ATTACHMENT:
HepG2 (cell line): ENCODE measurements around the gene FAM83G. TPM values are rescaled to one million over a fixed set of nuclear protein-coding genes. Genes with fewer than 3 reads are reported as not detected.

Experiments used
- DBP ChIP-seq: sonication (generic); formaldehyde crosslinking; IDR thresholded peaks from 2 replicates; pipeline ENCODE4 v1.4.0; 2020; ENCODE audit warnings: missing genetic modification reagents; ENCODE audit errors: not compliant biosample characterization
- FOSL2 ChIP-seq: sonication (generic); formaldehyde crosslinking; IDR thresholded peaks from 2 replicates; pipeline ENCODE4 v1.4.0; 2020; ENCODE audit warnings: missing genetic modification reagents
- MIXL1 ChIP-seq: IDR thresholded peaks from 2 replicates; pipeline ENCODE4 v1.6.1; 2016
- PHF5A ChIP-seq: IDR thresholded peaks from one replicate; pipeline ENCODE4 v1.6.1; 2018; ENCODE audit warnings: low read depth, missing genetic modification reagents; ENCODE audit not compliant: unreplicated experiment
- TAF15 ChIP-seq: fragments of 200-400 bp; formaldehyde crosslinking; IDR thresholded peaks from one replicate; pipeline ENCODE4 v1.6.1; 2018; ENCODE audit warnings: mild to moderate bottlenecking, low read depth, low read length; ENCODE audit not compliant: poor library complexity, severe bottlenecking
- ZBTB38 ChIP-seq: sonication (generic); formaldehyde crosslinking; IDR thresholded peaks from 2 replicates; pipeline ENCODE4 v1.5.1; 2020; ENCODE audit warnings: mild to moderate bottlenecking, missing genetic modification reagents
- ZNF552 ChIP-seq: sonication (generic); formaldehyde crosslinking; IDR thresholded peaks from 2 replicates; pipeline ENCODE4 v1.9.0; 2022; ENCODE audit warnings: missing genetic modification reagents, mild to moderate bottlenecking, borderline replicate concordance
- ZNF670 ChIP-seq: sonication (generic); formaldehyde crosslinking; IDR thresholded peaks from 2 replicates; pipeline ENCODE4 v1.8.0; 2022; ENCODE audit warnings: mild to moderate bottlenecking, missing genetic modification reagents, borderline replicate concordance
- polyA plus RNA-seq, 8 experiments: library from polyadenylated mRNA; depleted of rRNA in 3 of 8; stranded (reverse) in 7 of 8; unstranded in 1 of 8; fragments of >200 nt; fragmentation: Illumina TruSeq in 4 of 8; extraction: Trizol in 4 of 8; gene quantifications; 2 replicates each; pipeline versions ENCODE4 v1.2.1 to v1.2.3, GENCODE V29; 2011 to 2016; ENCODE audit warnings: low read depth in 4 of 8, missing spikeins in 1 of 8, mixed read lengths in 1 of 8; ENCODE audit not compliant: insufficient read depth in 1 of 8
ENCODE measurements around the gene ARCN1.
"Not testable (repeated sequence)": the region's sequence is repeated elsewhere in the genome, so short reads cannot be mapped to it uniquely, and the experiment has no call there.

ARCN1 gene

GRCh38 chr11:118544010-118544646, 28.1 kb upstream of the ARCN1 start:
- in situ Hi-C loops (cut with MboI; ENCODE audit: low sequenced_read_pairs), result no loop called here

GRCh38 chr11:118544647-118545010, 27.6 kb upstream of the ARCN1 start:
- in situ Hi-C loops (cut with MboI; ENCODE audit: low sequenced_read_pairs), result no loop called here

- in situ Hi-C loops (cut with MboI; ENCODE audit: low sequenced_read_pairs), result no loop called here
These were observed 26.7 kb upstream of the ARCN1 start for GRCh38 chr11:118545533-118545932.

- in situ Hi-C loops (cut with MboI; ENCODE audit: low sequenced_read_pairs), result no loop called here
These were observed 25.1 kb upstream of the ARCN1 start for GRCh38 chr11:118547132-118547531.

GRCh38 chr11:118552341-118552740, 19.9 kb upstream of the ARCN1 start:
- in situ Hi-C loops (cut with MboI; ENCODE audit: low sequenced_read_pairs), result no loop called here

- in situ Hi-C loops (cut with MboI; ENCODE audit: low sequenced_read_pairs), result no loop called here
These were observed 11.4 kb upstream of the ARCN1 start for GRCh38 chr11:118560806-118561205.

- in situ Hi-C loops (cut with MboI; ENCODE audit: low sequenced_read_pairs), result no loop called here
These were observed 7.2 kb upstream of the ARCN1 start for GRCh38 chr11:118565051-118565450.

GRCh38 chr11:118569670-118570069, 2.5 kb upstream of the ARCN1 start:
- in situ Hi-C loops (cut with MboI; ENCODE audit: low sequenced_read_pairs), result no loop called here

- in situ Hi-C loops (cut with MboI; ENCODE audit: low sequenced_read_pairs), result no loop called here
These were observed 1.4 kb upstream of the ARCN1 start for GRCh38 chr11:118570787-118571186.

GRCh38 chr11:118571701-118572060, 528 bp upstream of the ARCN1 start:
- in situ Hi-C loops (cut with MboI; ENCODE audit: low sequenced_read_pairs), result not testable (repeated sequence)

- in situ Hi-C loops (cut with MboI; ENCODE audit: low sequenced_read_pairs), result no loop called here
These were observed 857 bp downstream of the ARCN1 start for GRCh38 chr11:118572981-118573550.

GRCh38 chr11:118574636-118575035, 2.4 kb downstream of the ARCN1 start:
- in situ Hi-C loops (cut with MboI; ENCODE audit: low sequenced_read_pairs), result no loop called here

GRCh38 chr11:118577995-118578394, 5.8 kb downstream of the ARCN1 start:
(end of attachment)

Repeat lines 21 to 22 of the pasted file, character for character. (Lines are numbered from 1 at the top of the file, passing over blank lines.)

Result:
- in situ Hi-C loops (cut with MboI; ENCODE audit: low sequenced_read_pairs), result no loop called here
These were observed 25.1 kb upstream of the ARCN1 start for GRCh38 chr11:118547132-118547531.